In a word, Joseph was consistent to a fault. He hewed too closely to his original plan. When a plan is overly consistent, when it leaves no room for contingencies, it becomes a machine – the kind of machine that grinds up human hearts and emotions, that leads brothers to grief, that makes servants of parents, and that ultimately diminishes the life of the mastermind himself. It is here that Joseph erred. He was too consistent and not sufficiently compassionate, too calculating and not sufficiently kindly.
Does this mean that we must make a virtue of inconsistency, that it is good to be illogical and self-contradictory? Of course not! One ought always to have a framework, a philosophy, some solid criteria by which to judge men and events and oneself. But never should the framework be so massive that you have to cut down the picture of life to fit it into the frame. Never should consistency be so rigid that you become callous to the cause of compassion. Never should a theory thwart the truth. In the general organization of one’s weltanschauung, one ought always to strive for consistency, for otherwise life is haphazard and even hazardous. But, an overall consistent philosophy of life does not necessitate a stifling and petty consistency in every small segment of experience. For then, consistency becomes nothing more than the excuse for a closed mind.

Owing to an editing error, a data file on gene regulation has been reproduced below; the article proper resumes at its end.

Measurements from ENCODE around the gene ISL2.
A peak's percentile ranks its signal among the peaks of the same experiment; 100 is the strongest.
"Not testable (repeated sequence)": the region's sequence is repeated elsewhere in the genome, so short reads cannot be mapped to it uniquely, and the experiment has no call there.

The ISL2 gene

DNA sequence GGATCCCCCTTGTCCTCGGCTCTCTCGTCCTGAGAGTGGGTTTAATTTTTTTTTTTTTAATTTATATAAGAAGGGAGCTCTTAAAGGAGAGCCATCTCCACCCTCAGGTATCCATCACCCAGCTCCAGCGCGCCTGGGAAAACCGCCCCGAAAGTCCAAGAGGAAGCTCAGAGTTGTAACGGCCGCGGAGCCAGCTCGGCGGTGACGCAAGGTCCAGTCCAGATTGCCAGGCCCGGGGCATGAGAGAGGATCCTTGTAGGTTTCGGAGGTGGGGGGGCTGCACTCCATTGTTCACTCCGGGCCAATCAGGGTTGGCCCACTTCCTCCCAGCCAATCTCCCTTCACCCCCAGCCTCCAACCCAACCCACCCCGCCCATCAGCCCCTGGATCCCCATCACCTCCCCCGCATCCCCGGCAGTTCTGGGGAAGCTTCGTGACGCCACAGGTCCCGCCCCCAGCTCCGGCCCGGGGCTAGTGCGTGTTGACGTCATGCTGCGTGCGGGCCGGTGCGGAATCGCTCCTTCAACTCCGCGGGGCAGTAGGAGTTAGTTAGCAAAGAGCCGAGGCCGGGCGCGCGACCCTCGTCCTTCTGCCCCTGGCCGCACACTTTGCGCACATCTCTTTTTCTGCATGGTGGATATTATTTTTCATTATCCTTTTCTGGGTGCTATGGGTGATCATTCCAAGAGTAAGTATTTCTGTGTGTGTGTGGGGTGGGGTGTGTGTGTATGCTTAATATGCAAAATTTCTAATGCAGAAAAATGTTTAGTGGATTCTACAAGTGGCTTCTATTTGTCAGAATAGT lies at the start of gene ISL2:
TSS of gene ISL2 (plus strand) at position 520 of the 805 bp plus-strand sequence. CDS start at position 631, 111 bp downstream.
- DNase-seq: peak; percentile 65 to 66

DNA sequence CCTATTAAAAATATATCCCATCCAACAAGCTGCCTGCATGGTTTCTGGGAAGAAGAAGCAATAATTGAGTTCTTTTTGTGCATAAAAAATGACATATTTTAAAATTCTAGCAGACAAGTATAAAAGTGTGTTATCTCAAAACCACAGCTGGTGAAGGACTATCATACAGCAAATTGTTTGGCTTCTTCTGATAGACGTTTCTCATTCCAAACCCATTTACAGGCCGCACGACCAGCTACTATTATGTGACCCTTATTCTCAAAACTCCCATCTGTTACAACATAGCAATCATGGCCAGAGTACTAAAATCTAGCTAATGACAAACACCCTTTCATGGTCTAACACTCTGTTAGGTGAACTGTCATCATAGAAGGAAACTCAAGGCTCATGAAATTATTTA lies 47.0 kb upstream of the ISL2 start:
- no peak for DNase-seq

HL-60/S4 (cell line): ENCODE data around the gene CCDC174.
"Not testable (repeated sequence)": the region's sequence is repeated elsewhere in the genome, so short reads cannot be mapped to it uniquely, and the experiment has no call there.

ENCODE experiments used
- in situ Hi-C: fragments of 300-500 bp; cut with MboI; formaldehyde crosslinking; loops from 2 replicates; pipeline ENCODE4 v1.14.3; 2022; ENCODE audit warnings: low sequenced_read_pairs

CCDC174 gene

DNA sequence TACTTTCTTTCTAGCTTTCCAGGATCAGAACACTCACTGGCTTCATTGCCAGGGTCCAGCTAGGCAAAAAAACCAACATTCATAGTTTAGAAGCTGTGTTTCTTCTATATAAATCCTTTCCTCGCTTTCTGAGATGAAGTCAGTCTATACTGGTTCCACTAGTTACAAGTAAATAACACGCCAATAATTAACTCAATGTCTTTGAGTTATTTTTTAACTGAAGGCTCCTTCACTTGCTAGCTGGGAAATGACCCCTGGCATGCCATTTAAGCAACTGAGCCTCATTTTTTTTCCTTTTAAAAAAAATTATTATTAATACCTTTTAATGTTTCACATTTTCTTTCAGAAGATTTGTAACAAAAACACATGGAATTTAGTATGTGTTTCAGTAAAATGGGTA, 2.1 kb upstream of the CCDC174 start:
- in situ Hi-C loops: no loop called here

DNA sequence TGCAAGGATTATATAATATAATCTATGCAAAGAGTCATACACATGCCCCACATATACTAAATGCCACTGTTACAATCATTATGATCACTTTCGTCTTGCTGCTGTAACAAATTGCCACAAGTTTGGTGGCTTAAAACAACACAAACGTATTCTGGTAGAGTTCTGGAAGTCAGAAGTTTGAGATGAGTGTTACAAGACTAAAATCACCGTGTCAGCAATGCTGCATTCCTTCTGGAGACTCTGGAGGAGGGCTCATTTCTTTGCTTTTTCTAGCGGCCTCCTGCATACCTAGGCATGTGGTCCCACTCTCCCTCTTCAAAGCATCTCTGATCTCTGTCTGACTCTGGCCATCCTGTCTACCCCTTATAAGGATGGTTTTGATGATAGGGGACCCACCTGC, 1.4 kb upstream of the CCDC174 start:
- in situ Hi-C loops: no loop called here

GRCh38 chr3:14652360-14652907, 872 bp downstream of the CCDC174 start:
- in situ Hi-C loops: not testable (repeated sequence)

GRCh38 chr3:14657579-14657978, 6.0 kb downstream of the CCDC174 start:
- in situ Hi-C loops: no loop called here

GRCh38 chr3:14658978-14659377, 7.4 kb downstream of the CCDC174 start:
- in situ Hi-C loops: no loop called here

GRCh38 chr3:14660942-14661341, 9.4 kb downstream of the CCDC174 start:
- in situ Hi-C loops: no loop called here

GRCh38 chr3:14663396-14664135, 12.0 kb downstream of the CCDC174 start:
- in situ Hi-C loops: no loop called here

What is it that is wrong with over-consistency?
First, it makes one inhuman. If I believe in the plan above all else, then I will follow it to the bitter end even if I must steamroller over people and feelings. This was the error of Joseph who had a marvelous and even generous plan, but followed it to its logical conclusion without adequate compassion.
Second, it is simply unscientific. It involves too much trust in reason, and therefore out of concern for a consistent, rational pattern I may fail to respect newly discovered facts and new situations. A theory that ignores facts, that twists logic instead of revising itself, that wards off unpleasant challenges by ignoring them – is simply wrong.